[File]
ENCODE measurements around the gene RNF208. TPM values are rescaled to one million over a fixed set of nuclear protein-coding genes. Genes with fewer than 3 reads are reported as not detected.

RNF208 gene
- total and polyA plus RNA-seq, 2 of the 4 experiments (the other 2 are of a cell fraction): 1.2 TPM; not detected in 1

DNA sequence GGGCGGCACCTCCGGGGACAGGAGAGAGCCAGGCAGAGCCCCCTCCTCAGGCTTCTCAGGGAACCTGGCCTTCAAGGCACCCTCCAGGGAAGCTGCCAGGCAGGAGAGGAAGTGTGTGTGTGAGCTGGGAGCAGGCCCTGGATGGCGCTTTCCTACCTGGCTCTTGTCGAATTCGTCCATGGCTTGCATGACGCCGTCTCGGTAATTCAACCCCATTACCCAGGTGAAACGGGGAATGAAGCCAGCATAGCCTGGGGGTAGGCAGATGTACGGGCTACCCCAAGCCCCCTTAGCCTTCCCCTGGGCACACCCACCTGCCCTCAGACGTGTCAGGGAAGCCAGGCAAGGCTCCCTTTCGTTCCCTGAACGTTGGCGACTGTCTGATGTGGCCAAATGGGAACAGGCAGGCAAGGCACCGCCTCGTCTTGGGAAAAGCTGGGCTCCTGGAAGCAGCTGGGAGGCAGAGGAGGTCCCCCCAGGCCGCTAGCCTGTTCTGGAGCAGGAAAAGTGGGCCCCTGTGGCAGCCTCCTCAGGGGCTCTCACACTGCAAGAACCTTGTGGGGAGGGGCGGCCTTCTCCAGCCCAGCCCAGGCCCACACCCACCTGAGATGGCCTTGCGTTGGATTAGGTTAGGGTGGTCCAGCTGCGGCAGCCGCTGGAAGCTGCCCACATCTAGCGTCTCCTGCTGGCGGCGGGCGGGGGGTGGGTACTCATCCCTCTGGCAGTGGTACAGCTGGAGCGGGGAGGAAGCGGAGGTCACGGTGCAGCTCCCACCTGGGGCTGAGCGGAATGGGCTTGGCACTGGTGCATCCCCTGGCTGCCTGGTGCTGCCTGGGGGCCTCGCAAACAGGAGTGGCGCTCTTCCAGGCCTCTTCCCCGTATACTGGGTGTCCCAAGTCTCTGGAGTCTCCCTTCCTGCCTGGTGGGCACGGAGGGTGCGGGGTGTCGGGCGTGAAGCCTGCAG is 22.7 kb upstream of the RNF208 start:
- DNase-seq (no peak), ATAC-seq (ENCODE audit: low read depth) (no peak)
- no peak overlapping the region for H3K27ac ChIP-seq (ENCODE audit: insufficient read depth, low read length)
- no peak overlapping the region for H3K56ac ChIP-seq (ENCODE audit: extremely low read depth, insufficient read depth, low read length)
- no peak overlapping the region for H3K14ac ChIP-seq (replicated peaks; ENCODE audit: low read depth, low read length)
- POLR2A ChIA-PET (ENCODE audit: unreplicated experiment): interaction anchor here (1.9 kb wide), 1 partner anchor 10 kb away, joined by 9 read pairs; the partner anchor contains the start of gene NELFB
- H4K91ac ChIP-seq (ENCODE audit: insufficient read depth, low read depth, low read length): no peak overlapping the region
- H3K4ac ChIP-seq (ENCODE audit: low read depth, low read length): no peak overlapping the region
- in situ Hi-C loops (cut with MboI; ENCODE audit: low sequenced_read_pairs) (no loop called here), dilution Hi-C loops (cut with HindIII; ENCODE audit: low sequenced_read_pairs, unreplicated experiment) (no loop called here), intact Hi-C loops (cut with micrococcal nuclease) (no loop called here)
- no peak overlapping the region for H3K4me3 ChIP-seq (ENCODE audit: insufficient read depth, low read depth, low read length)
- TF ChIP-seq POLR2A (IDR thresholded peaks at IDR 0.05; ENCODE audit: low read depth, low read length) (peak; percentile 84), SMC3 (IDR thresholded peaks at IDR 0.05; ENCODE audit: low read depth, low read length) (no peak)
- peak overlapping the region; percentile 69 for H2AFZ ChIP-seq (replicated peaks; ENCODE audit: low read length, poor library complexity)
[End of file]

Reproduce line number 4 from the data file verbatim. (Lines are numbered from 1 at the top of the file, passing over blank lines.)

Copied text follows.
DNA sequence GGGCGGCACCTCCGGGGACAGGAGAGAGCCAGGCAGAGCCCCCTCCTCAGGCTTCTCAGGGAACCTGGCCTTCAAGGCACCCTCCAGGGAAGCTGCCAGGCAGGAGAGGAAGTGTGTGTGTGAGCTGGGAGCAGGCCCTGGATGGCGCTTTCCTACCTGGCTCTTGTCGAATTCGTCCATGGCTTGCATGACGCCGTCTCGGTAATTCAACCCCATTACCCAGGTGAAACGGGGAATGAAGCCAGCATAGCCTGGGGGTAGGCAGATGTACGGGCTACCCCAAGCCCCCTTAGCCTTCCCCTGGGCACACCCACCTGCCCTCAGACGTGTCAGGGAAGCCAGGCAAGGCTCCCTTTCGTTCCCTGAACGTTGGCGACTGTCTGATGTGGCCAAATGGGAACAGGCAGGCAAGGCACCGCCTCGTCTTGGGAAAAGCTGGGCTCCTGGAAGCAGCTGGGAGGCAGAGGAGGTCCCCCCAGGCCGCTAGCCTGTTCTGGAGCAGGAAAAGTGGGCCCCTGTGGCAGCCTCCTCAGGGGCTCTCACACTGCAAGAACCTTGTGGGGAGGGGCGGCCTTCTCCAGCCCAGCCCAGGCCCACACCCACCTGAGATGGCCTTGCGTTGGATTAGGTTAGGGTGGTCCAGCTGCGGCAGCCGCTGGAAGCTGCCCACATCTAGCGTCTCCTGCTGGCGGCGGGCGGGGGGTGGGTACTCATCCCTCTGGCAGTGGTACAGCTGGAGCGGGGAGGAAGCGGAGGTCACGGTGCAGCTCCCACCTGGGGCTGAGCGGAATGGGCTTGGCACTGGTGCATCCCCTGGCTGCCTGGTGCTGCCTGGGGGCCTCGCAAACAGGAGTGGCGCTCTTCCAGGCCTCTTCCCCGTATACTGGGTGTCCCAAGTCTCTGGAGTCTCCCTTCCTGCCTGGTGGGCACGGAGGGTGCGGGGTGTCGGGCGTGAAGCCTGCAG is 22.7 kb upstream of the RNF208 start: